Android is facing stiff competition from a carrier owned ISIS and Sprint’s new mobile payment system. Google Wallet also has problems regarding its work on a new flagship. This seems like a perfect opportunity for Apple to launch a mobile payment system and take the sweet spot at the top.
Research suggests that mobile transactions will rise to up to 600 billion dollars a year by 2016, a growth of over three hundred percent from 2012. Apple should get into the race before it becomes too late. Microsoft has also stated that it has plans to introduce a mobile payment system that has the ability to store mobile payment and credit card information. While the Apple iOS 6 does have a payment service at the moment, it does not offer the same functionalities as the other software. This Passbook service was released in June 2012 with the ability to store tickets, loyalty cards and coupons. However, since it cannot connect your debit and credit cards, you cannot make any mobile payments through this service.
This less-than-practical service is a result of a clash between the Apple engineers who wanted to create a proper payment service, and the executives who decided that they should proceed slowly. According to Phil Schiller, the Apple head of Marketing, they are not looking to fight for a piece of the pie. This is not unlike Apple, whose methodology involves waiting for others to enter a new market before swooping in. This is probably their biggest motive behind taking a backseat for the moment. Apple would have a great advantage in this field, if they decide to join it. Over 200 million iPhones have been sold, and iTunes has the credit card information of over 400 million users. Plans of mobile payments have been in the pipeline for months now.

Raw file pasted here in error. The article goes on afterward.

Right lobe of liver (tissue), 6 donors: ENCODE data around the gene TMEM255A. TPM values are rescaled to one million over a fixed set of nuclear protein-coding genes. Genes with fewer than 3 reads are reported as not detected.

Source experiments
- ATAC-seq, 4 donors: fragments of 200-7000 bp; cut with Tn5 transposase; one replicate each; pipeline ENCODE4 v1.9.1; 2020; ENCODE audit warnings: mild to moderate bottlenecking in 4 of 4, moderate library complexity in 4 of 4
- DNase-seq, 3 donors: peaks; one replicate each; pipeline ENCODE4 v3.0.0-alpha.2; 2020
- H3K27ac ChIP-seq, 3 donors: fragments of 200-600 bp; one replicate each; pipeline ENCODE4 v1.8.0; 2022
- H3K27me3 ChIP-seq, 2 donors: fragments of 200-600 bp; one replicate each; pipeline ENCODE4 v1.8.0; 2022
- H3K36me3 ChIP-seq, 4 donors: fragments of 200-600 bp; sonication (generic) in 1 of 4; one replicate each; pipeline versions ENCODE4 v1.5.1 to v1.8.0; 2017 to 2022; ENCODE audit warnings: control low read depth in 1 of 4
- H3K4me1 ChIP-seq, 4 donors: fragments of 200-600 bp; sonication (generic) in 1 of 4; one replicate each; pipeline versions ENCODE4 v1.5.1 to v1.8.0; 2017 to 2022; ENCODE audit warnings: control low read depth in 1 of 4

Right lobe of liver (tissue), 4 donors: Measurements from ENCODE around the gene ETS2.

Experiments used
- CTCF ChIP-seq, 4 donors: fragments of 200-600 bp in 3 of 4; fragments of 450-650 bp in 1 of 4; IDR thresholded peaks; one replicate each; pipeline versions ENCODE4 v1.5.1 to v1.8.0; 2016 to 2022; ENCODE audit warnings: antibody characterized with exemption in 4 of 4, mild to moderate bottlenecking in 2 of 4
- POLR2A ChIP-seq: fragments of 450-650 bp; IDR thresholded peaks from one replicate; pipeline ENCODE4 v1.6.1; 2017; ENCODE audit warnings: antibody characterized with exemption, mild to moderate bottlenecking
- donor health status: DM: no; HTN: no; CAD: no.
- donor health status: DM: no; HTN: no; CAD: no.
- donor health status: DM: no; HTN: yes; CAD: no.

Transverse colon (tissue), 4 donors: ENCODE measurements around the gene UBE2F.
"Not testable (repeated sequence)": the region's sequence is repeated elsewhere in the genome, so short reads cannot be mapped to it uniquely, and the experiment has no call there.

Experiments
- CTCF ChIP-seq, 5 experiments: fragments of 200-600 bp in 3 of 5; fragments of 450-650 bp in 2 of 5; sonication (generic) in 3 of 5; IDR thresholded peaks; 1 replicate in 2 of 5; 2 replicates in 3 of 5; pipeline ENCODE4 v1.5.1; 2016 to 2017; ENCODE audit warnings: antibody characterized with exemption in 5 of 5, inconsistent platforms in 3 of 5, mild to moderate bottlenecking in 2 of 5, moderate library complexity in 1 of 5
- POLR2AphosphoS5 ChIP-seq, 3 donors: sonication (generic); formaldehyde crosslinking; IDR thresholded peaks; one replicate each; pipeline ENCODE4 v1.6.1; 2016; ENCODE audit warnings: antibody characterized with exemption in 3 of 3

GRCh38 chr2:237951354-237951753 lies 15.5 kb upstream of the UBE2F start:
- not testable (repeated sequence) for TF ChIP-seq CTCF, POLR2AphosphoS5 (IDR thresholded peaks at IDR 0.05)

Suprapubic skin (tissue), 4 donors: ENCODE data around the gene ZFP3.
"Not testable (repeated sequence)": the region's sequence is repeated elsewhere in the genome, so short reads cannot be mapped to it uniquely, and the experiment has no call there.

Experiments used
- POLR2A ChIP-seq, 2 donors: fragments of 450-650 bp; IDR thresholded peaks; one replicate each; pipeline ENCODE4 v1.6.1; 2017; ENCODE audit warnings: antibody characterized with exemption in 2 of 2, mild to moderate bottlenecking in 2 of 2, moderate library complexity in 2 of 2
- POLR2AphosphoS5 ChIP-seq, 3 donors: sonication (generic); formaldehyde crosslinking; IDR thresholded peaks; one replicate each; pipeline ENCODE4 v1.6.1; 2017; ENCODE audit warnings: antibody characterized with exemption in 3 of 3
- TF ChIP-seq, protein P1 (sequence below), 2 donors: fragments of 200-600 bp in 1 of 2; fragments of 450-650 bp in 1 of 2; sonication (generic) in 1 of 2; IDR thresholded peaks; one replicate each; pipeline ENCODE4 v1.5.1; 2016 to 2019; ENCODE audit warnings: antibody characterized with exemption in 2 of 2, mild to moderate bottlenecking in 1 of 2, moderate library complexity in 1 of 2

The biggest question is whether the new software should be linked to the Apple iPhone or should a new network be built? Other options involve Apple acting as a bank, making direct payments to merchants or teaming up with a financial institution. The Head of Apple’s software, Scott Forstall has suggested a new app that can store payment methods to help the user decide which card he needs to use for a particular transaction. Apple’s own NFC technology had severe flaws, such as a negative reaction from retailers and a heavy toll on the phone’s battery life. Still, any headway made within the next three years should really benefit the company. The mobile payment industry requires a leader and Apple has all the necessary qualities to take the lead in this area.